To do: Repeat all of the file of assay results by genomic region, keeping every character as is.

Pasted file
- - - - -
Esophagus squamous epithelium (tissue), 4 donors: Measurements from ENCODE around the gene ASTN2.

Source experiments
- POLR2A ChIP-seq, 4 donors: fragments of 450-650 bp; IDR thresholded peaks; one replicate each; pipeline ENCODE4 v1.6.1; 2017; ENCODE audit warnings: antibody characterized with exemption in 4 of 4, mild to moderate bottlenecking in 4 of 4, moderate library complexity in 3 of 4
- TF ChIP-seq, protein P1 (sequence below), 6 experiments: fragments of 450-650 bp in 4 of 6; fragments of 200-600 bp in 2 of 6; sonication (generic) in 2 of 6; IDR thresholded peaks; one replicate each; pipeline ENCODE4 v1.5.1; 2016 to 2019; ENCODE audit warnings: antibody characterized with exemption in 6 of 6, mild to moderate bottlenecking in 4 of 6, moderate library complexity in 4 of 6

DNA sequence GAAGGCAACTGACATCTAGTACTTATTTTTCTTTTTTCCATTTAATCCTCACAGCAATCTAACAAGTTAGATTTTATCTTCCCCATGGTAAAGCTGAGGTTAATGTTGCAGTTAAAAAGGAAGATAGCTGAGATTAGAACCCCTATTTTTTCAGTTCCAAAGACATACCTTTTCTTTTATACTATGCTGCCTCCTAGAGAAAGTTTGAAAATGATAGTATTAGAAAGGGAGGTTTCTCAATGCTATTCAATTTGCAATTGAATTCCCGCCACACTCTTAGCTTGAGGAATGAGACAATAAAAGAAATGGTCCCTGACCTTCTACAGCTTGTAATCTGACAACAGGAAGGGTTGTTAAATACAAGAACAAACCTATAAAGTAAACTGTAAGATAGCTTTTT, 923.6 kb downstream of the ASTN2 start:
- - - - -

Esophagus squamous epithelium (tissue), 4 donors: Measurements from ENCODE around the gene ASTN2.

Source experiments
- POLR2A ChIP-seq, 4 donors: fragments of 450-650 bp; IDR thresholded peaks; one replicate each; pipeline ENCODE4 v1.6.1; 2017; ENCODE audit warnings: antibody characterized with exemption in 4 of 4, mild to moderate bottlenecking in 4 of 4, moderate library complexity in 3 of 4
- TF ChIP-seq, protein P1 (sequence below), 6 experiments: fragments of 450-650 bp in 4 of 6; fragments of 200-600 bp in 2 of 6; sonication (generic) in 2 of 6; IDR thresholded peaks; one replicate each; pipeline ENCODE4 v1.5.1; 2016 to 2019; ENCODE audit warnings: antibody characterized with exemption in 6 of 6, mild to moderate bottlenecking in 4 of 6, moderate library complexity in 4 of 6

DNA sequence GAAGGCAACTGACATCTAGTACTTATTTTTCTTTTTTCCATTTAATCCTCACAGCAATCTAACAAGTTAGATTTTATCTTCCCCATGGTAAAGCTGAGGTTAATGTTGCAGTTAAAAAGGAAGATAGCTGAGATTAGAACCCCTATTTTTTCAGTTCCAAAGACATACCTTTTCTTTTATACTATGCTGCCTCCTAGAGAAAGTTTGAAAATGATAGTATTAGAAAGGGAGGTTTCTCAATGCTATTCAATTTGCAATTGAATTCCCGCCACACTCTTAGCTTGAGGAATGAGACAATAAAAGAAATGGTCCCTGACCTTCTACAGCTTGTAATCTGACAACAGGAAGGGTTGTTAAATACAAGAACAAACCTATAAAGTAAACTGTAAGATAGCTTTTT, 923.6 kb downstream of the ASTN2 start: